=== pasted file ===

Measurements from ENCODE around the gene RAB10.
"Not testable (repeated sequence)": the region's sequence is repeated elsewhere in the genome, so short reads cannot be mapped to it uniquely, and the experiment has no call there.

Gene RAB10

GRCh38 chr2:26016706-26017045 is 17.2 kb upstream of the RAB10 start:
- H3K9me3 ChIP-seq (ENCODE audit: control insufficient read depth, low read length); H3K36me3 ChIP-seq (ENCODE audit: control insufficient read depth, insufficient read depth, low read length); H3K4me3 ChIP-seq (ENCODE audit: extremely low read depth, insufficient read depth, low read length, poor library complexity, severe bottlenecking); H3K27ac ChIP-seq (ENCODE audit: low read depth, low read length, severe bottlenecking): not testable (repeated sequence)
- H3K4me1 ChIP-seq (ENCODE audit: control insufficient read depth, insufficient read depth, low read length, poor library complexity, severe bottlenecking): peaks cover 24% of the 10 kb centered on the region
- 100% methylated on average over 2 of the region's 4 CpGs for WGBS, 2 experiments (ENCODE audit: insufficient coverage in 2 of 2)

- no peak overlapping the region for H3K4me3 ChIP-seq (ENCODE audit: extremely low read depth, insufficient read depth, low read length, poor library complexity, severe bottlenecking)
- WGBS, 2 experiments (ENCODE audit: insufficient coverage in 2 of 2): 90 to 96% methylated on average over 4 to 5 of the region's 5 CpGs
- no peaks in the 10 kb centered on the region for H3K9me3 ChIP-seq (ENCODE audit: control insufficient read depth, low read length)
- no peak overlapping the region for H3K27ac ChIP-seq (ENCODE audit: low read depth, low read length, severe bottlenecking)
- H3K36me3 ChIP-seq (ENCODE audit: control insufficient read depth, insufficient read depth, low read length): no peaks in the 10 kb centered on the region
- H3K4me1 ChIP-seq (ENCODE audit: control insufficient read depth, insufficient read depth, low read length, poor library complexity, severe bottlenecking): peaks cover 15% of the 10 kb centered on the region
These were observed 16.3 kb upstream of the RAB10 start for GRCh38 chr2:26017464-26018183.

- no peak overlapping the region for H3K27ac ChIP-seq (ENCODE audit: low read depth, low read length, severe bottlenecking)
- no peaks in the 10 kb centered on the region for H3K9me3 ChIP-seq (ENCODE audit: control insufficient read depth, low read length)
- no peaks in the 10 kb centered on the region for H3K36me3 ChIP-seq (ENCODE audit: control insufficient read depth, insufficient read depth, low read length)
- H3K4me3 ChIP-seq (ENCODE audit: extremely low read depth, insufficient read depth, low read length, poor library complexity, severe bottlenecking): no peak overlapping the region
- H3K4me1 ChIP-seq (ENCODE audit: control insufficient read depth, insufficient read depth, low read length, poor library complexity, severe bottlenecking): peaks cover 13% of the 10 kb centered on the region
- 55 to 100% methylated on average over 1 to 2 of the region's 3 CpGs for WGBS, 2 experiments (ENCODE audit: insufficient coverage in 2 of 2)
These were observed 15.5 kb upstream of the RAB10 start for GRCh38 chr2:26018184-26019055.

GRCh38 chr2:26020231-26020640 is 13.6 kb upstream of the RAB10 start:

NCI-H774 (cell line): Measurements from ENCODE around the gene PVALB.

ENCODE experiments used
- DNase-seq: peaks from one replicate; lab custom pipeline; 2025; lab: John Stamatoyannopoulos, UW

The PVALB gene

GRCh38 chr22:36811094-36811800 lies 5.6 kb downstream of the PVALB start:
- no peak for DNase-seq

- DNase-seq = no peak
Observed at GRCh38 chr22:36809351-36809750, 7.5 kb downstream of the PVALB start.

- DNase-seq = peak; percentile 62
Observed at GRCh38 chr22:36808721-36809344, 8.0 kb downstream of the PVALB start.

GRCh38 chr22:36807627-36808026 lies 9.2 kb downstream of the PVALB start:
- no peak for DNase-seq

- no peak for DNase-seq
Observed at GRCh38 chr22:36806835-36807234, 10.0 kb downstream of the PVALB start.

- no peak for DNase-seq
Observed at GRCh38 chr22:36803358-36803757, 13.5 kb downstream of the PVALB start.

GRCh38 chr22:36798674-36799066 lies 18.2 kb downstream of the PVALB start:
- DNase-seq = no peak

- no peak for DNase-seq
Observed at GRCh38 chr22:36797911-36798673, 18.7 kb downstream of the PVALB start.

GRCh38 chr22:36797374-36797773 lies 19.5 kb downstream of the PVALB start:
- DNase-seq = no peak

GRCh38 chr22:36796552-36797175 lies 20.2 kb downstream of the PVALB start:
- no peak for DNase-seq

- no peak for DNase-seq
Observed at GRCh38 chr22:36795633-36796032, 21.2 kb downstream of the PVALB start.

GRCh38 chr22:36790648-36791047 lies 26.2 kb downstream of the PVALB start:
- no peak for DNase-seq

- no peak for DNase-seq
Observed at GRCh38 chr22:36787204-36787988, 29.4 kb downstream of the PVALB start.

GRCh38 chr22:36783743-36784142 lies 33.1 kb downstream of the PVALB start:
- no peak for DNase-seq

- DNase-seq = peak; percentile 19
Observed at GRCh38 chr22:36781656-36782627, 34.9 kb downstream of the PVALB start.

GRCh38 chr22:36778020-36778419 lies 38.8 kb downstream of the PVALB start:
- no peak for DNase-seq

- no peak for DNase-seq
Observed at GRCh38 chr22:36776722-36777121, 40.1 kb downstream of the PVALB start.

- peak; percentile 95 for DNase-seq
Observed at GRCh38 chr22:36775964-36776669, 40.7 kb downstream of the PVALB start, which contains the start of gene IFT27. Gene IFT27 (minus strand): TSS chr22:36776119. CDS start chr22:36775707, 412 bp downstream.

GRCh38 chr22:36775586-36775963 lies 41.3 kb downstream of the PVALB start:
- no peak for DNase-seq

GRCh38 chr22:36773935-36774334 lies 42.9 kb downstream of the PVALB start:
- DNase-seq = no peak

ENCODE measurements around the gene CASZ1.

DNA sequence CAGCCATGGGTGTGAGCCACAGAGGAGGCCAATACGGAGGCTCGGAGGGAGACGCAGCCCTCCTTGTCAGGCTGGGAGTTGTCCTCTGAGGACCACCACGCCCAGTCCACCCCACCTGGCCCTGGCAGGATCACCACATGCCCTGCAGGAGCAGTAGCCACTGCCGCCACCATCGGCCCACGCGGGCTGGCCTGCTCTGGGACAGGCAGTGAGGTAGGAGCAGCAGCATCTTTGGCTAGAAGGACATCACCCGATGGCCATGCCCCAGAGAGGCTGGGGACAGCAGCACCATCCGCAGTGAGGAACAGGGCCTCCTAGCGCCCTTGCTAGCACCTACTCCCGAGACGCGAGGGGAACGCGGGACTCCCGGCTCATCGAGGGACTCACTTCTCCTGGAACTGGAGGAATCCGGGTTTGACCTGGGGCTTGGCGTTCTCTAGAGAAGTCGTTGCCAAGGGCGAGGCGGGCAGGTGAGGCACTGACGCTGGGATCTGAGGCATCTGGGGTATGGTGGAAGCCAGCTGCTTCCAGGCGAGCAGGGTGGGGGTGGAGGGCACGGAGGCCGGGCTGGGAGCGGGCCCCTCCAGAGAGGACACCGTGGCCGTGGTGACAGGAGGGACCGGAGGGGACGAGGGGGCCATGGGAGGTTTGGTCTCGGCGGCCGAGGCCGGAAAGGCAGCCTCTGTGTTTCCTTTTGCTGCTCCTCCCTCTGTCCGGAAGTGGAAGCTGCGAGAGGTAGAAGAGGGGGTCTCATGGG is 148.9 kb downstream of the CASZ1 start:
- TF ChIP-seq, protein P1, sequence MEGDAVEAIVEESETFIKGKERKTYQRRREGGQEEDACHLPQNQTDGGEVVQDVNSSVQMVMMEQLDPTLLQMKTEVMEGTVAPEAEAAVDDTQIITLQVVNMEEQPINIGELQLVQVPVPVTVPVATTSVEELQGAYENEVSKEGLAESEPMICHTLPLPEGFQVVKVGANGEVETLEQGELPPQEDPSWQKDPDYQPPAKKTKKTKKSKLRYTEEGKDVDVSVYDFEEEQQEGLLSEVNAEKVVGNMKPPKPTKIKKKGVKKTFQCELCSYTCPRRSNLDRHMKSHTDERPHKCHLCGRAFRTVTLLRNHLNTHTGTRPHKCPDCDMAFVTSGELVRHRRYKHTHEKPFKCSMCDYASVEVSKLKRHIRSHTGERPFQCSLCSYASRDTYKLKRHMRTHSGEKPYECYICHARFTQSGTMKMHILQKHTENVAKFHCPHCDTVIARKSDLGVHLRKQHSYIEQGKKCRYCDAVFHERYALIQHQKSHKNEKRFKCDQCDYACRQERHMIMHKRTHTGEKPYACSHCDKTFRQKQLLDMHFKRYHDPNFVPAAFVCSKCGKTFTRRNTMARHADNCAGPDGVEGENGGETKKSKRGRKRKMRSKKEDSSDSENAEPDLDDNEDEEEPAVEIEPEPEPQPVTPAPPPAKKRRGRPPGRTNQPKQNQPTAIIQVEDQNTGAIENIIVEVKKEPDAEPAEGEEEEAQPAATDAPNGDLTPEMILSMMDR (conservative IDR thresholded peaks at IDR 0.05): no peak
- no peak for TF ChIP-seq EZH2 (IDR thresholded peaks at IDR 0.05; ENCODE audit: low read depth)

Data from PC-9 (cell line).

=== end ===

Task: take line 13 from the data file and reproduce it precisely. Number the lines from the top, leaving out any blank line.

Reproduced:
- H3K4me1 ChIP-seq (ENCODE audit: control insufficient read depth, insufficient read depth, low read length, poor library complexity, severe bottlenecking): peaks cover 15% of the 10 kb centered on the region